Surrounded by hills and featuring a historic barn, windmill, and cattle chute, the Rolling M Ranch Campground (the only campground located within Chino Hills State Park) contains 20 sites and gives you easy access to some of the most popular trails in the park. Amenities include potable water, flush toilets, showers, and picnic tables and barbeque grills at each site. This campground can accommodate trailers up to 28 feet, and off-piste camping is not permitted. Animals are welcome but must remain on a leash and kept inside a vehicle or your tent overnight. There is no vehicle access to campsites after dark and night hiking is prohibited. Reserve your site ahead of time, especially during wildflower season and busy holiday weekends.

Where to Stay Nearby

Several independent and chain hotels are located within close proximity to Chino Hills State Park. Escape from the city in comfort, as you enjoy the amenities of home during your park visit.

  • Hotel Chino Hills: The Chino Hills Hotel is located 20 minutes from downtown Los Angeles and nearby Chino Hills State Park. Choose from standard and executive king and double queen rooms, and enjoy on-site amenities, like an indoor pool, hot tub, and fitness center.
  • Ayres Hotel Chino Hills: This Chino Hills lodging option features 124 studio and one-bedroom suites, an outdoor pool and hot tub, a fitness center, and a meeting room. Complimentary breakfast and happy hour can be enjoyed with your stay, and rooms come equipped with Celestial Sleeper beds, free Wi-Fi, and flat-screen televisions.
  • TownePlace Suites by Marriott Ontario Chino Hills: This pet-friendly hotel features private kitchens with each room and an outdoor patio with Weber grills, so that those on a budget can eat in. Choose from a one-bedroom studio, or a single-king or double-queen suite. An outdoor pool and fitness center are located on-site.

How to Get There

Chino Hills State Park is located at 4721 Sapphire Road, Chino Hills, California. It is about 30 miles from Riverside, 39 miles from downtown Los Angeles, and 109 miles from San Diego. To get there, take I-91 to Highway 71 North, then turn left at Soquel Canyon. Proceed to Elinvar and turn left. Elinvar then merges into Sapphire on the left; the park entrance is on the right.

Accessibility

Chino Hills State Park provides many opportunities for people with disabilities to enjoy the natural setting. Rolling M Ranch Campground offers two accessible campsites, and routes to the restroom are easily accessible. The picnic areas east of the Discovery Center and adjacent to the Native Plant Nursery are handicap accessible, with accessible parking nearby. The 200-foot-long Native Plant Trail is deemed accessible, as well as the Discovery Center, and its parking, routes, and restrooms.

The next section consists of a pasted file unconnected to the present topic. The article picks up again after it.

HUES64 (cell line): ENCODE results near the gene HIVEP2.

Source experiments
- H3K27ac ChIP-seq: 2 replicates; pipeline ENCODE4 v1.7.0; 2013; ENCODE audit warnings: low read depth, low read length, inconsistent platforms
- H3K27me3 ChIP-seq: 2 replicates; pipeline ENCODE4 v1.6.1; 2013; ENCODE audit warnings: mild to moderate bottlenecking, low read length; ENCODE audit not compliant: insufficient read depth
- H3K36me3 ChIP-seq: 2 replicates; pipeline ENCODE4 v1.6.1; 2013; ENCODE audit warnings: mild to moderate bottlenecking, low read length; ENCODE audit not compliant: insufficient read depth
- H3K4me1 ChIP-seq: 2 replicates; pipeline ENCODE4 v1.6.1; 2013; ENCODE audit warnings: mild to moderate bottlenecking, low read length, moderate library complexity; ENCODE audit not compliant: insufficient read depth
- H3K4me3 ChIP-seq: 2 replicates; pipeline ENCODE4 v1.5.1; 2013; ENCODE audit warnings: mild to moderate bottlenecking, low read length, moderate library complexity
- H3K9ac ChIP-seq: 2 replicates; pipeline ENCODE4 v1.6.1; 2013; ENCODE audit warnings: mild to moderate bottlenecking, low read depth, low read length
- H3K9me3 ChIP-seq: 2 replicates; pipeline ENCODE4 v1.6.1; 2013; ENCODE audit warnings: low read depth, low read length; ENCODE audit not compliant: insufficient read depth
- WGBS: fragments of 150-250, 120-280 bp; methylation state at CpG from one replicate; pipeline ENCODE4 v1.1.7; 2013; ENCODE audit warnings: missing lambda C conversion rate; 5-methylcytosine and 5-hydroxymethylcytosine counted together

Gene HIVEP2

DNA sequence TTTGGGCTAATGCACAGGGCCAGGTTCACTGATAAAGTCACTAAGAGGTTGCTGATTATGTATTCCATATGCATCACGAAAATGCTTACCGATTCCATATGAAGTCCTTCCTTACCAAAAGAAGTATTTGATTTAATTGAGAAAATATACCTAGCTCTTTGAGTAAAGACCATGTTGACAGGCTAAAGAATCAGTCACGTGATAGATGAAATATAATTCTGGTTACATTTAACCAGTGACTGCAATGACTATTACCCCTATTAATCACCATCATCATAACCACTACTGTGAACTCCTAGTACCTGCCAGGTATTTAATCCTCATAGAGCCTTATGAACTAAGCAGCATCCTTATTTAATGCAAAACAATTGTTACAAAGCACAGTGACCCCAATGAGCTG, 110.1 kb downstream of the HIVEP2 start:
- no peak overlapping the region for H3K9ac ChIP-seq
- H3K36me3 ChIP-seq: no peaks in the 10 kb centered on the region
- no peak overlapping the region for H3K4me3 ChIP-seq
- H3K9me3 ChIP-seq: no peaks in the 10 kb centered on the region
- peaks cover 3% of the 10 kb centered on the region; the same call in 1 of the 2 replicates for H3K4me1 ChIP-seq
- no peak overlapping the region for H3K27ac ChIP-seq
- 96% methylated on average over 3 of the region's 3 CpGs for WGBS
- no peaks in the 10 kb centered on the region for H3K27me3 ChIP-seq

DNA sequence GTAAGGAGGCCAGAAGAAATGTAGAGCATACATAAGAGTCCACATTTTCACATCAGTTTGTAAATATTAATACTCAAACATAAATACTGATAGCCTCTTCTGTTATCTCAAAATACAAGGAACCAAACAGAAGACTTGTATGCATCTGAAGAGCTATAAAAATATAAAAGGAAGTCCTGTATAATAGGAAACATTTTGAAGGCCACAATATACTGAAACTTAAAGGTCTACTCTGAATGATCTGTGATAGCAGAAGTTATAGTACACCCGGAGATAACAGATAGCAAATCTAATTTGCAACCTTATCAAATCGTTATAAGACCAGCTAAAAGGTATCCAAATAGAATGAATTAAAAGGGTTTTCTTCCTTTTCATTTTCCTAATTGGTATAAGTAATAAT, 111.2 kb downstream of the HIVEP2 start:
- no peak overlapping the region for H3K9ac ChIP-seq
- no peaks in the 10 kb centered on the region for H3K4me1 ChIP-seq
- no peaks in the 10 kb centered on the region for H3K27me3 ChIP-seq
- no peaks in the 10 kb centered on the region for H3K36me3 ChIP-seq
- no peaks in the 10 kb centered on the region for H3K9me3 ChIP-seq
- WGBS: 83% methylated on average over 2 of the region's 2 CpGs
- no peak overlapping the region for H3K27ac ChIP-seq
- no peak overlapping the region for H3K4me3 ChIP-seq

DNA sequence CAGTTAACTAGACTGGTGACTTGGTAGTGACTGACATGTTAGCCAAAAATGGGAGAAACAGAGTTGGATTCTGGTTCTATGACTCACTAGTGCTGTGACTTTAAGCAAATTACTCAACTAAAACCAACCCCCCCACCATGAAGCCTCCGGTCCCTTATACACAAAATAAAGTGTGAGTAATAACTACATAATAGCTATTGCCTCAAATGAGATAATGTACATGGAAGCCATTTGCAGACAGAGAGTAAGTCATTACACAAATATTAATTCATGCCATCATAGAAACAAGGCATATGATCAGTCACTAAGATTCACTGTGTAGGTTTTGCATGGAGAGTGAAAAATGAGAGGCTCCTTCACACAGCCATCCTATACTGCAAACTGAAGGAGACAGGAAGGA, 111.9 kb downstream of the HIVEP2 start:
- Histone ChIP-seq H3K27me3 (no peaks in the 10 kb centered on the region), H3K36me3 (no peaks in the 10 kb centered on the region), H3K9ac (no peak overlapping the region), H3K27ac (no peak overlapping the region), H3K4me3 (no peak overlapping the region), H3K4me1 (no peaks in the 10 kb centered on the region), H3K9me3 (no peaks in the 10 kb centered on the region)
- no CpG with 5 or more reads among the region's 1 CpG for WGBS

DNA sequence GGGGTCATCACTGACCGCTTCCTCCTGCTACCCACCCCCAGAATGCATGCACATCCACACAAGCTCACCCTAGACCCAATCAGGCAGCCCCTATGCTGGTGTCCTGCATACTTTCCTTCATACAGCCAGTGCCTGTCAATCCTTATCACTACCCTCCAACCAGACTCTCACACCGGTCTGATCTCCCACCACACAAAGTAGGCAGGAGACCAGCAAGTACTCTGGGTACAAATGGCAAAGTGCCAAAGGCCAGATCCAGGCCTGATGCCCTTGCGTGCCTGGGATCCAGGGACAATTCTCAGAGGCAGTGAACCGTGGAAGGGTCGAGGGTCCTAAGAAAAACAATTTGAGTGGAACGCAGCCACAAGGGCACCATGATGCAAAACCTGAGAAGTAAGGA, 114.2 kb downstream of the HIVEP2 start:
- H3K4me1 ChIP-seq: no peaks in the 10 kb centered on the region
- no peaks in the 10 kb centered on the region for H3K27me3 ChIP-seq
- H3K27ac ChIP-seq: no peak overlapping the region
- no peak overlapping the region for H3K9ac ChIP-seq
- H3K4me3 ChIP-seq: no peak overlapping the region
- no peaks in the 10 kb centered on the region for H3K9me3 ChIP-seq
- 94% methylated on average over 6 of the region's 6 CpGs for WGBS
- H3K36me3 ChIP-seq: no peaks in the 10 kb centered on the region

Tips for Your Visit

  • The best time to visit Chino Hills State Park is early in spring when the wildflowers are abundant, the hills are green (pending rainfall), and the animals are active. Otherwise, plan your visit between late September and May, but take note that the summertime temperatures can be hot.
  • Park passes, such as the California Explorer Vehicle Day Use, Golden Poppy Vehicle Day Use, Limited Use Golden Bear (not valid between Memorial Day weekend and Labor Day), Golden Bear, and the Distinguished Veteran Pass, are accepted here. The Disabled Discount Pass qualifies the holder for half-price camping and day use, as well. 
  • The park closes for at least 48 hours following more than a quarter-inch of rain, due to the soil’s high clay content. The extremely slick trails and roads make activities treacherous and foot traffic after a rain can cause damage to the paths. The park also closes when the National Weather Service issues a Red Flag Warning for extreme fire danger.
  • Rattlesnakes live in Chino Hills State Park, and, occasionally, they come out to sun themselves on the trail. If one crosses your path, give it space and time to slither away. Snakes feel the vibration of your footsteps and generally don't strike at humans unless provoked.
  • Always check the weather, dress in layers, drink lots of water, and bring a first-aid kit.
  • Cell phone service is generally inaccessible in most sections of the park.
  • Park trails are open from sunrise to sunset, and parking lots operate between 8 a.m. and 5 p.m. daily.
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California's Chino Hills State Park: The Complete Guide